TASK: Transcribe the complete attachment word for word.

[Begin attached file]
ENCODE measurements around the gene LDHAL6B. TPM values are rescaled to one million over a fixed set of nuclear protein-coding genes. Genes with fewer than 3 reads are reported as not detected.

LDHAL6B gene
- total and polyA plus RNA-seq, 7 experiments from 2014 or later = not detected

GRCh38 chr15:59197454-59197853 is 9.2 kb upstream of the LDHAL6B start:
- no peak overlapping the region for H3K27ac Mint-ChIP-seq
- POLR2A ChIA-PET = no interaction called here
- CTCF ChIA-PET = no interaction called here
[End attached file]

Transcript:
ENCODE measurements around the gene LDHAL6B. TPM values are rescaled to one million over a fixed set of nuclear protein-coding genes. Genes with fewer than 3 reads are reported as not detected.

LDHAL6B gene
- total and polyA plus RNA-seq, 7 experiments from 2014 or later = not detected

GRCh38 chr15:59197454-59197853 is 9.2 kb upstream of the LDHAL6B start:
- no peak overlapping the region for H3K27ac Mint-ChIP-seq
- POLR2A ChIA-PET = no interaction called here
- CTCF ChIA-PET = no interaction called here